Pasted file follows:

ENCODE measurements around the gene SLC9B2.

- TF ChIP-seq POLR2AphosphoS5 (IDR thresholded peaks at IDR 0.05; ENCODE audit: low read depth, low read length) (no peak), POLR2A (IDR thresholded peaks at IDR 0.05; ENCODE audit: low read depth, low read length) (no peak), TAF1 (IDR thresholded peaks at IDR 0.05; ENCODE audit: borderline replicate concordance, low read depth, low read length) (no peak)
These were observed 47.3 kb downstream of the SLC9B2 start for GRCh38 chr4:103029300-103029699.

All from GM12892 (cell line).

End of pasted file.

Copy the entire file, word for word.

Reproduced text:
ENCODE measurements around the gene SLC9B2.

- TF ChIP-seq POLR2AphosphoS5 (IDR thresholded peaks at IDR 0.05; ENCODE audit: low read depth, low read length) (no peak), POLR2A (IDR thresholded peaks at IDR 0.05; ENCODE audit: low read depth, low read length) (no peak), TAF1 (IDR thresholded peaks at IDR 0.05; ENCODE audit: borderline replicate concordance, low read depth, low read length) (no peak)
These were observed 47.3 kb downstream of the SLC9B2 start for GRCh38 chr4:103029300-103029699.

All from GM12892 (cell line).